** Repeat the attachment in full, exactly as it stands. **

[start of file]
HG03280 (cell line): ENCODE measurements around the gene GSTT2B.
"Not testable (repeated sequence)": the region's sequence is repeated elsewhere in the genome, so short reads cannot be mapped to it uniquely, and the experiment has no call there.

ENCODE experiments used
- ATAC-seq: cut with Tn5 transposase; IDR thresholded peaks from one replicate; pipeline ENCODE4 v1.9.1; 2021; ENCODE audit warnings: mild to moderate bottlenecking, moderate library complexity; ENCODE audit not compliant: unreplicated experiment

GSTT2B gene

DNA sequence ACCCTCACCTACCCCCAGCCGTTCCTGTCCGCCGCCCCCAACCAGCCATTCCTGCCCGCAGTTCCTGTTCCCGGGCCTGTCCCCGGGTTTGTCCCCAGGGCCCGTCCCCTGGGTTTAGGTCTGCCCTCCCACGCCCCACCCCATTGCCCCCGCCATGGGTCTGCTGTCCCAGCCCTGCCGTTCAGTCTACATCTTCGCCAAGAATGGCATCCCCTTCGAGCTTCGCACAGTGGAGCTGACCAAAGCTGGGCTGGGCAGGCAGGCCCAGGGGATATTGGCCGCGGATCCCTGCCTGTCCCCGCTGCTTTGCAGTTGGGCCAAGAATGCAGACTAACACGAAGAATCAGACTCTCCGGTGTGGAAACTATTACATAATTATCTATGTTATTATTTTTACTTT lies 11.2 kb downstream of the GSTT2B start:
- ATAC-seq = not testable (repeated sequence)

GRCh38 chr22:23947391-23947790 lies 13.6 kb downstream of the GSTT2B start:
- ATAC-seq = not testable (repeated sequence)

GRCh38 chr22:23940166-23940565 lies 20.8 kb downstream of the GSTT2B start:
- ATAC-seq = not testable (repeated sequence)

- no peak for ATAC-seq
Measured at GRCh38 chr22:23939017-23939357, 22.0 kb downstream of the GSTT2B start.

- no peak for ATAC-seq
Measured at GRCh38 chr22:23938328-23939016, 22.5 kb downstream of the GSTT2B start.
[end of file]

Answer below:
HG03280 (cell line): ENCODE measurements around the gene GSTT2B.
"Not testable (repeated sequence)": the region's sequence is repeated elsewhere in the genome, so short reads cannot be mapped to it uniquely, and the experiment has no call there.

ENCODE experiments used
- ATAC-seq: cut with Tn5 transposase; IDR thresholded peaks from one replicate; pipeline ENCODE4 v1.9.1; 2021; ENCODE audit warnings: mild to moderate bottlenecking, moderate library complexity; ENCODE audit not compliant: unreplicated experiment

GSTT2B gene

DNA sequence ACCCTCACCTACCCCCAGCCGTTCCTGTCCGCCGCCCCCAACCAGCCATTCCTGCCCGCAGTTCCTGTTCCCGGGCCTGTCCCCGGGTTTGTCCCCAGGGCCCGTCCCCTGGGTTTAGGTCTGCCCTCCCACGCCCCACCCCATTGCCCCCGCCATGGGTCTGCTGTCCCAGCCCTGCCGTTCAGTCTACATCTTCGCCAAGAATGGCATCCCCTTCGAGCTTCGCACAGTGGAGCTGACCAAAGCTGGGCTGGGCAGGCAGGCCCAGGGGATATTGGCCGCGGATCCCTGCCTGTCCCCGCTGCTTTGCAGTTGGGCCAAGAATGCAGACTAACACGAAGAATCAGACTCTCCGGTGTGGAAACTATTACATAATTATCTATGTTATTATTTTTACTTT lies 11.2 kb downstream of the GSTT2B start:
- ATAC-seq = not testable (repeated sequence)

GRCh38 chr22:23947391-23947790 lies 13.6 kb downstream of the GSTT2B start:
- ATAC-seq = not testable (repeated sequence)

GRCh38 chr22:23940166-23940565 lies 20.8 kb downstream of the GSTT2B start:
- ATAC-seq = not testable (repeated sequence)

- no peak for ATAC-seq
Measured at GRCh38 chr22:23939017-23939357, 22.0 kb downstream of the GSTT2B start.

- no peak for ATAC-seq
Measured at GRCh38 chr22:23938328-23939016, 22.5 kb downstream of the GSTT2B start.